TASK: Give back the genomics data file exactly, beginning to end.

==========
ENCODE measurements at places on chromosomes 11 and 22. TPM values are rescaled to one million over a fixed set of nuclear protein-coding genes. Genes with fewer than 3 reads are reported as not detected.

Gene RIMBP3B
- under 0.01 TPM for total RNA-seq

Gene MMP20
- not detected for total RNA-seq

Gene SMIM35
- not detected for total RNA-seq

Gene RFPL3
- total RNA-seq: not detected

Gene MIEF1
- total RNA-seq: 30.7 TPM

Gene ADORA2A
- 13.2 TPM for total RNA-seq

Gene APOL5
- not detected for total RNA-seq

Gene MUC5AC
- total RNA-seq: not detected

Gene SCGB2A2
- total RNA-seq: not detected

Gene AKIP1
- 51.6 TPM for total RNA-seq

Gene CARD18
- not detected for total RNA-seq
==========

ENCODE measurements at places on chromosomes 11 and 22. TPM values are rescaled to one million over a fixed set of nuclear protein-coding genes. Genes with fewer than 3 reads are reported as not detected.

Gene RIMBP3B
- under 0.01 TPM for total RNA-seq

Gene MMP20
- not detected for total RNA-seq

Gene SMIM35
- not detected for total RNA-seq

Gene RFPL3
- total RNA-seq: not detected

Gene MIEF1
- total RNA-seq: 30.7 TPM

Gene ADORA2A
- 13.2 TPM for total RNA-seq

Gene APOL5
- not detected for total RNA-seq

Gene MUC5AC
- total RNA-seq: not detected

Gene SCGB2A2
- total RNA-seq: not detected

Gene AKIP1
- 51.6 TPM for total RNA-seq

Gene CARD18
- not detected for total RNA-seq